Shin’s bullish on the company, commenting at the time, “The team at Neurable believes they can enable people to easily control devices and objects with their minds. The implications would be enormous. They have a chance to completely alter the way humans interact with technology, which is something that I had to be a part of.”

Alcaide promises that we should look for news of a beta program “soon”. The company has previously announced plans to release a software development kit (SDK) that will allow partners to licence the technology and embed it in phones, gaming consoles, and other devices.

The kit will include support for game engines such as Unity and Unreal as well as Qt, a platform for UI, application, and embedded device development. Like Intel and Dolby Labs, the company aspires to be a standard that transcends any individual manufacturer.

Photo courtesy of Neurable

Pressed on their path to commercial success, Alcaide clearly has a plan that he’s not yet sharing. Could their technology one day find itself running natively on devices from giants like Microsoft, Oculus, Samsung, HTC or Sony, we ask? And how would this plan unfold?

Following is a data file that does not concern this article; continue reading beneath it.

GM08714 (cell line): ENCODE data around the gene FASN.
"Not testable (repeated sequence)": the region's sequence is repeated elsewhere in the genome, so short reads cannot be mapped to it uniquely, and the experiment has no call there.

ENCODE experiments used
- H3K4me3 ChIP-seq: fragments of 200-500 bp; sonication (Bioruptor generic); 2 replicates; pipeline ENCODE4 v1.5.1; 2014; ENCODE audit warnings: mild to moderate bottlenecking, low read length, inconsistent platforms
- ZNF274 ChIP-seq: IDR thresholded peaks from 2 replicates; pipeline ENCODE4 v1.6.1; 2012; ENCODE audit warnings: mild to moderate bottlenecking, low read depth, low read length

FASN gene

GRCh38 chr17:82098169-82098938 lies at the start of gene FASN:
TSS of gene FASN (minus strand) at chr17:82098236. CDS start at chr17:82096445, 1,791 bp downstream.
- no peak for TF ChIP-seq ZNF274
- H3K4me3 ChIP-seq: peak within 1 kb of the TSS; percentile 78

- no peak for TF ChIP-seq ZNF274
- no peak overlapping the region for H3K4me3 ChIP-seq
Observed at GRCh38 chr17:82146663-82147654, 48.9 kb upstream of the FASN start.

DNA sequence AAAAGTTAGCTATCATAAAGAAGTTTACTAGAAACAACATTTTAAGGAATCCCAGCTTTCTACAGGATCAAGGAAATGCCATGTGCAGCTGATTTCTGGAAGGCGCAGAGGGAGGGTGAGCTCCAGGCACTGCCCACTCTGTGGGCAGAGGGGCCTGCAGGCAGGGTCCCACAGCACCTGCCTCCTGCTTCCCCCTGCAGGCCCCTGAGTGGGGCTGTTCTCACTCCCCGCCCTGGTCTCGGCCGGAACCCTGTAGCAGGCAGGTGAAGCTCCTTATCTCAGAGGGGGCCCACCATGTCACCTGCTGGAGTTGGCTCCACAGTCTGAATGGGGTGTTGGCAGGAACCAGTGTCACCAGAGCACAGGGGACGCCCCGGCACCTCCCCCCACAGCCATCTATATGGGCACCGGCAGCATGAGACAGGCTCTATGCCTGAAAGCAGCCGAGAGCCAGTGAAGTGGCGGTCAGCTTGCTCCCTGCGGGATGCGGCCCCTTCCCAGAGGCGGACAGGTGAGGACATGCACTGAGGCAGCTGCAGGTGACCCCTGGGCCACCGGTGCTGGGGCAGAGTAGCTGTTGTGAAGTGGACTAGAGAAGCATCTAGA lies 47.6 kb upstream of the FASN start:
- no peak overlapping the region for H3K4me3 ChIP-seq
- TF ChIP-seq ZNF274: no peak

Alcaide smiles and declines to comment. Multiple partnerships, our sources say, would make sense if the company hopes to be an industry standard. The coming 12-18 months could thus be pivotal as the company seeks initial traction.

And what might come even further down the road?

Alcaide’s roots in medical research hint at his passion for helping those with cognitive and mobility disorders. He notes that the same brain-powered software controlling an augmented or virtuality reality experience could one day control an electric wheelchair or home automation system for the disabled.

Even better, Alcaide says, imagine if we could use this technology to better understand and help those with profound neurological challenges. A return to the University of Michigan’s Direct Brain Interface Laboratory and his mentor, Dr. Jane Huggins? It won’t happen in the short-term but it’s clearly something he’s dreamt about.

An exciting vision, indeed—and obviously the reason Alcaide’s so busy.

James A. Gardner

James A. Gardner

James A. Gardner, @jamesagardner, is a Boston-area sales and marketing professional with a passion for consumer technologies and all things health, web & social. He started his career with Procter & Gamble before earning his MBA at Northwestern University's Kellogg School of Management. Since then, James has served senior clients as a consultant with McKinsey & Company, led complex digital projects with Boston-area agencies, and built several high-performing marketing teams. He’s also been published and quoted in multiple professional publications, most recently CMSWire, CIO.com, eHealthcare Strategy & Trends, and MedTech Boston.